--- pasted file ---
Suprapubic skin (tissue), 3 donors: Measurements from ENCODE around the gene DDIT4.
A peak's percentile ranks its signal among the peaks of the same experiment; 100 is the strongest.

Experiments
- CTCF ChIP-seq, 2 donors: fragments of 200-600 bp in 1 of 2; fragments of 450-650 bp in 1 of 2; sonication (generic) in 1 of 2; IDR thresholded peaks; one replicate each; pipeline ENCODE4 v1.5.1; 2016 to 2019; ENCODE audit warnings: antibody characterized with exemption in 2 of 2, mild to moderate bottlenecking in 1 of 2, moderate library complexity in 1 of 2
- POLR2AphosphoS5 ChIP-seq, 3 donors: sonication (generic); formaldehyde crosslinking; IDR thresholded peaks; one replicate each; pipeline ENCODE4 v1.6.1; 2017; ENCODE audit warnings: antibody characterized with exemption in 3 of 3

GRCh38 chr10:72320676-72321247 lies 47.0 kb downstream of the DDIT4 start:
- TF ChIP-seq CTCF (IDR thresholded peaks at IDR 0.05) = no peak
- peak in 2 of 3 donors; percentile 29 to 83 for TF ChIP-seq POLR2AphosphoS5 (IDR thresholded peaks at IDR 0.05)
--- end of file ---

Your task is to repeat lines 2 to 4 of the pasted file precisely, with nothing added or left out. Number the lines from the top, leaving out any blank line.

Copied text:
A peak's percentile ranks its signal among the peaks of the same experiment; 100 is the strongest.

Experiments
- CTCF ChIP-seq, 2 donors: fragments of 200-600 bp in 1 of 2; fragments of 450-650 bp in 1 of 2; sonication (generic) in 1 of 2; IDR thresholded peaks; one replicate each; pipeline ENCODE4 v1.5.1; 2016 to 2019; ENCODE audit warnings: antibody characterized with exemption in 2 of 2, mild to moderate bottlenecking in 1 of 2, moderate library complexity in 1 of 2